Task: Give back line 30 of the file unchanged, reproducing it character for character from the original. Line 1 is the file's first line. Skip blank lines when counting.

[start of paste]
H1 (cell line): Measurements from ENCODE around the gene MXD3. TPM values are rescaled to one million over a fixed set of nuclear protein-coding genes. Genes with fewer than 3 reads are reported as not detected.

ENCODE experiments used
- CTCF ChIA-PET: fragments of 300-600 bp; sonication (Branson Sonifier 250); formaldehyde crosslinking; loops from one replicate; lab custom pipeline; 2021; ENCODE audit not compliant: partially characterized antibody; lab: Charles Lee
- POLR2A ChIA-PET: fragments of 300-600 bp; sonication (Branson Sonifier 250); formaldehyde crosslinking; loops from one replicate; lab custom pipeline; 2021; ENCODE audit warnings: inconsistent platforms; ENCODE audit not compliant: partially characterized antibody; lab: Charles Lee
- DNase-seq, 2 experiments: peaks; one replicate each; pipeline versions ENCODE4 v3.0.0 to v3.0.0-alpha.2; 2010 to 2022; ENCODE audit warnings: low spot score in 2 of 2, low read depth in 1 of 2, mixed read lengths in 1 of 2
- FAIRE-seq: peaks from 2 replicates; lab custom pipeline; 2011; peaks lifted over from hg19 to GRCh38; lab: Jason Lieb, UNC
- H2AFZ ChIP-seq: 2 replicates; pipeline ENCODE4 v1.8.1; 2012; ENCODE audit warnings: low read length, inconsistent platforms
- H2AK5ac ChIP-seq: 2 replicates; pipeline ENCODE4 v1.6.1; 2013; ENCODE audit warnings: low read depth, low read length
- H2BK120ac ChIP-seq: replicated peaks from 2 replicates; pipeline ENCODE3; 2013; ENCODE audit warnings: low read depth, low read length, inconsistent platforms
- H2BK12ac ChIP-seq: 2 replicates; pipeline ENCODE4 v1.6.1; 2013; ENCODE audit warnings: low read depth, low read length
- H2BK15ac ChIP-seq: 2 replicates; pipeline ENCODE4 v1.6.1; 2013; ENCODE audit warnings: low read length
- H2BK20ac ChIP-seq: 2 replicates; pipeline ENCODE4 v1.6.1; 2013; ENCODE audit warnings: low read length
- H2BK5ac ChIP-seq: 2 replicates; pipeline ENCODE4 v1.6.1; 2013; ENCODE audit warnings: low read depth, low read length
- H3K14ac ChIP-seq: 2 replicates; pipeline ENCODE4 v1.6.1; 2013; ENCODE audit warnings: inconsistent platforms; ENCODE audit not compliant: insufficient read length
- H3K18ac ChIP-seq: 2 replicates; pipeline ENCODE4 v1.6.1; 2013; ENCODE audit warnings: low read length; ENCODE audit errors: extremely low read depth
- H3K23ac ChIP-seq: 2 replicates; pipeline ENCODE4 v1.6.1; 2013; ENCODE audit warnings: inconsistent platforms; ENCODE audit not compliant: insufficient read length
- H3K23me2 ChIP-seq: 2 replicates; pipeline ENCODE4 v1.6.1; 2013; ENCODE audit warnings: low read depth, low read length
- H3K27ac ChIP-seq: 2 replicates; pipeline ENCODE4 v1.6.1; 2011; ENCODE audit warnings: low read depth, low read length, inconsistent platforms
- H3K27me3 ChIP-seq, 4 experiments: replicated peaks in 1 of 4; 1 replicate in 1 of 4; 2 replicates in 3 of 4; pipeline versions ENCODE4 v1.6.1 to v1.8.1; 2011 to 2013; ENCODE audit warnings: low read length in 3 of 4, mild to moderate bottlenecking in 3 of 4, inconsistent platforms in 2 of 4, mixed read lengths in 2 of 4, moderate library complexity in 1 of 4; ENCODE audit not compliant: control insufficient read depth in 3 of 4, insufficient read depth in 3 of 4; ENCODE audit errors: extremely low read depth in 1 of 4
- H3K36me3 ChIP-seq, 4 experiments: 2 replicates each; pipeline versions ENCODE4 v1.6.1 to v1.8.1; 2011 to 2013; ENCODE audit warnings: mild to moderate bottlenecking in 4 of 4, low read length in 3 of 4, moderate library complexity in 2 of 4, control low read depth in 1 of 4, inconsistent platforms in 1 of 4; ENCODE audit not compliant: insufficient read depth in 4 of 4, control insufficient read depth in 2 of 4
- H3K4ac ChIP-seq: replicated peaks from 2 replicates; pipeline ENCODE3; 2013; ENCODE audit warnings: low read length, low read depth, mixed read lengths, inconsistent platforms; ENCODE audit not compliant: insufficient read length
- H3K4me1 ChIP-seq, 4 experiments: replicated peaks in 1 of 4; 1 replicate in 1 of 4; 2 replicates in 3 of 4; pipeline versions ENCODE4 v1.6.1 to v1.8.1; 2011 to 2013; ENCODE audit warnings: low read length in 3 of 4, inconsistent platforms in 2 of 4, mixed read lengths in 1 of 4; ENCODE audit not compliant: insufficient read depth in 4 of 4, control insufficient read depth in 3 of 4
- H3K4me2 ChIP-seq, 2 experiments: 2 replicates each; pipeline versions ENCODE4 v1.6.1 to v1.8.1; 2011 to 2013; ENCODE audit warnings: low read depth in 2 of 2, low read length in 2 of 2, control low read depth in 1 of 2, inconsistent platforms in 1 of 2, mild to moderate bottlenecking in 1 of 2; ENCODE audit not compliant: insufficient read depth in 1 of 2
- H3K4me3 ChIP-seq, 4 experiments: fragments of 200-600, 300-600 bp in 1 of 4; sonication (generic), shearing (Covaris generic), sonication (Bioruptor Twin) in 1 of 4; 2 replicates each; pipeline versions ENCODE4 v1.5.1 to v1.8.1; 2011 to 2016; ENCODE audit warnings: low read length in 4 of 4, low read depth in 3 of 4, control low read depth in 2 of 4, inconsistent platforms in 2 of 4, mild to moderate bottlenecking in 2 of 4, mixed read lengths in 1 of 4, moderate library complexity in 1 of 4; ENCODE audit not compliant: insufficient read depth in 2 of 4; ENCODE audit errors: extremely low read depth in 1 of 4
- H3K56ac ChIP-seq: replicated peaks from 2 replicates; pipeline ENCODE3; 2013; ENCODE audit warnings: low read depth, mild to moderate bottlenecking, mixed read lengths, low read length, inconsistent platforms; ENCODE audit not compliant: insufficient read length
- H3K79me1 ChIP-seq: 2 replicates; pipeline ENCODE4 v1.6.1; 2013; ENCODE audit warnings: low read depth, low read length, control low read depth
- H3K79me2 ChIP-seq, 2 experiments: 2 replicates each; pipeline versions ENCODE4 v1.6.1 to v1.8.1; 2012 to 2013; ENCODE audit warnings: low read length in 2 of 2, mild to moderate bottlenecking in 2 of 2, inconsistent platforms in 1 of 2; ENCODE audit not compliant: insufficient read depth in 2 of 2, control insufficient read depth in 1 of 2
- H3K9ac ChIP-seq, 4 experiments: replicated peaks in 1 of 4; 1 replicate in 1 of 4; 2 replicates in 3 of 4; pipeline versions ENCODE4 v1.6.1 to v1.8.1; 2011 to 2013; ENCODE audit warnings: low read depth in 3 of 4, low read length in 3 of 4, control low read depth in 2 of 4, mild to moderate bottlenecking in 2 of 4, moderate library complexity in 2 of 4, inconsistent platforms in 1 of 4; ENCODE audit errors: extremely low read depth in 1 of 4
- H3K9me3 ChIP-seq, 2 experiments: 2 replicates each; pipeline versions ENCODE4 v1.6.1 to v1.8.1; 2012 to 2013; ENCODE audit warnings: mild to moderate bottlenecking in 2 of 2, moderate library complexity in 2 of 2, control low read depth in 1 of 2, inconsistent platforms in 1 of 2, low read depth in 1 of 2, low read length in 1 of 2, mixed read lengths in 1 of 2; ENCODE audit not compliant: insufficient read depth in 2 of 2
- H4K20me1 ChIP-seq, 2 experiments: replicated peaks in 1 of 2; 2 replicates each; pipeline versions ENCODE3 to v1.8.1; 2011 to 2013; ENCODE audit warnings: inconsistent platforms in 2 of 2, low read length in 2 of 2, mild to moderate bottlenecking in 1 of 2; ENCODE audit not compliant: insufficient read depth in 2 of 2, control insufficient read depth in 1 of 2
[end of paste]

- H4K20me1 ChIP-seq, 2 experiments: replicated peaks in 1 of 2; 2 replicates each; pipeline versions ENCODE3 to v1.8.1; 2011 to 2013; ENCODE audit warnings: inconsistent platforms in 2 of 2, low read length in 2 of 2, mild to moderate bottlenecking in 1 of 2; ENCODE audit not compliant: insufficient read depth in 2 of 2, control insufficient read depth in 1 of 2